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Author Topic: Escaped pet python strangles Florida child  (Read 2117 times)

Waylon

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Escaped pet python strangles Florida child
« on: Jul 01, 2009, 11:41:45 AM »
What kind of idiot keeps a snake like this in a cage it could break out of? You want to keep a snake, fine, but keep it in a cage that is utterly escape-proof for it. Seriously, how hard could that be??

Officials: Escaped pet python strangled Fla. child
July 1st, 2009

OXFORD, Fla. (AP) — A 2-year-old girl was strangled by a 12-foot Burmese python Wednesday inside a central Florida home, authorities said.

The snake was a family pet, not one of a fast-growing population of nonnative pythons that has been spreading in the wild in southern Florida.

Lt. Steve Binegar, of the Sumter County Sheriff's Office, said the toddler was strangled by the snake in the town of Oxford, about 50 miles northwest of Orlando. Pythons can kill by wrapping themselves around a human. Paramedics said the girl was dead when they arrived at about 10 a.m. EDT. Authorities did not release the girl's name.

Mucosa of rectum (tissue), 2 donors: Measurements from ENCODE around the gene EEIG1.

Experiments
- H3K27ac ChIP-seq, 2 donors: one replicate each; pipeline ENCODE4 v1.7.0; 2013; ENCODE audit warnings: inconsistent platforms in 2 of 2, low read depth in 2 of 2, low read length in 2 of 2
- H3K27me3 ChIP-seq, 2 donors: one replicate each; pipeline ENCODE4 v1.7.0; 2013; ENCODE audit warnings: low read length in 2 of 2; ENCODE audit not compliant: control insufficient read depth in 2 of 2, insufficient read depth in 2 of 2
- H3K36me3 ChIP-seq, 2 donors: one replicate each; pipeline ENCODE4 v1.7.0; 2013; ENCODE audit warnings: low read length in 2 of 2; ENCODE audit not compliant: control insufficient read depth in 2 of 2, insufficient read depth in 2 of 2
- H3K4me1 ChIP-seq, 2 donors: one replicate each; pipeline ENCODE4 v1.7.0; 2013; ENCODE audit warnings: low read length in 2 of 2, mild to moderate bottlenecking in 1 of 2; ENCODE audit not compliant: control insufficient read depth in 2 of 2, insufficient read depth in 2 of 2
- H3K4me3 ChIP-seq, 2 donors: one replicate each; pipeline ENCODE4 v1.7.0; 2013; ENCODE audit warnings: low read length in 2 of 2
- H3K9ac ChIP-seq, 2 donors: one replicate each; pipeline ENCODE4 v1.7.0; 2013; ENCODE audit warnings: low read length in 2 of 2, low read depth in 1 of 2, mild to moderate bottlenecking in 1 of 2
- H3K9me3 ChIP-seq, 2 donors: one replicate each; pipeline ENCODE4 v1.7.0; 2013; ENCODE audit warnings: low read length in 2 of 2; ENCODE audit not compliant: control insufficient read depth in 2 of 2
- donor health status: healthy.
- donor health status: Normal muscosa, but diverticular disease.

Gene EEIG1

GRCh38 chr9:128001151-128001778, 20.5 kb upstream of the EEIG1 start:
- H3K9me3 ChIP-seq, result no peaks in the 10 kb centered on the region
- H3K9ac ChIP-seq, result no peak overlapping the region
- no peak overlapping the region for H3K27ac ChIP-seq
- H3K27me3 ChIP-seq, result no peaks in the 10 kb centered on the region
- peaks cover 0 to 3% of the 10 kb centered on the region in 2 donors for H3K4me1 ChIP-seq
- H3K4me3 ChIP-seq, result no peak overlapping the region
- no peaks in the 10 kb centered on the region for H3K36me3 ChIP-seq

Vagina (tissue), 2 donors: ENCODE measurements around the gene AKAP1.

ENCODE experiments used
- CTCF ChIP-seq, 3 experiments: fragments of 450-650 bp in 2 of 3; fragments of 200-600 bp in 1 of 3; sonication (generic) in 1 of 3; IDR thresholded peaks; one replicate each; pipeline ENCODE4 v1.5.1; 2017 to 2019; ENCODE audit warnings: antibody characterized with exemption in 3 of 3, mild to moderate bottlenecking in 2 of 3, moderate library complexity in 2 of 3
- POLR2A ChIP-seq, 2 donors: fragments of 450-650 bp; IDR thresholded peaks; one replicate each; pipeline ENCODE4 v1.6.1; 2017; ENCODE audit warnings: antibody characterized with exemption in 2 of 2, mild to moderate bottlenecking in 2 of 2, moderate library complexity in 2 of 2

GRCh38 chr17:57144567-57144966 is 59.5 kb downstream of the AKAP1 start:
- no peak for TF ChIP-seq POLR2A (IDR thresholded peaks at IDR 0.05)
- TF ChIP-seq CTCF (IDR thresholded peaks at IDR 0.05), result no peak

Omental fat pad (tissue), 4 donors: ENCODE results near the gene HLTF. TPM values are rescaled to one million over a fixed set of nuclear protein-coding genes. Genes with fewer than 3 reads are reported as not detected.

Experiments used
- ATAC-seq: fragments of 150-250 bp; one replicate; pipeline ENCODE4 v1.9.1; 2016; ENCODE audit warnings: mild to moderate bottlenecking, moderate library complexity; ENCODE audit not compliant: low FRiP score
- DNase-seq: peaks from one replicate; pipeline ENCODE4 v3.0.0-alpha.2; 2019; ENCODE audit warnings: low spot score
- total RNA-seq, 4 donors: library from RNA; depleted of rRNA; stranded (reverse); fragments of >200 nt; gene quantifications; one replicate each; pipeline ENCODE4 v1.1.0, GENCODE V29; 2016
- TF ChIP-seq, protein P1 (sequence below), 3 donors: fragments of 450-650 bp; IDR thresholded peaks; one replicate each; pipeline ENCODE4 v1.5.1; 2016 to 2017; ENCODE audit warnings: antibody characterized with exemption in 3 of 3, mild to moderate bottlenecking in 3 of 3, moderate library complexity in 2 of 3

Sheriff's officials told the Orlando Sentinel that the snake broke out of a glass aquarium overnight, went to the girl's bedroom and attacked her. The owner found the snake wrapped around the girl and stabbed it while others called 911. It wasn't immediately known if the snake was killed. The newspaper said the snake slithered away and was missing.

Jorge Pino, a spokesman with the Florida Fish and Wildlife Conservation Commission, said that pythons are not native to Florida and can easily grow to 10 or 12 feet long. He also said owners need a license to possess a python in the state.

Some owners have freed pythons into the wild and a population of them has taken hold in the Everglades. One killed an alligator and then exploded when it tried to eat it. Scientists also speculate a bevy of Burmese pythons escaped in 1992 from pet shops battered by Hurricane Andrew and have been reproducing since.

"It's becoming more and more of a problem, perhaps no fault of the animal, more a fault of the human," Pino said. "People purchase these animals when they're small. When they grow, they either can't control them or release them."
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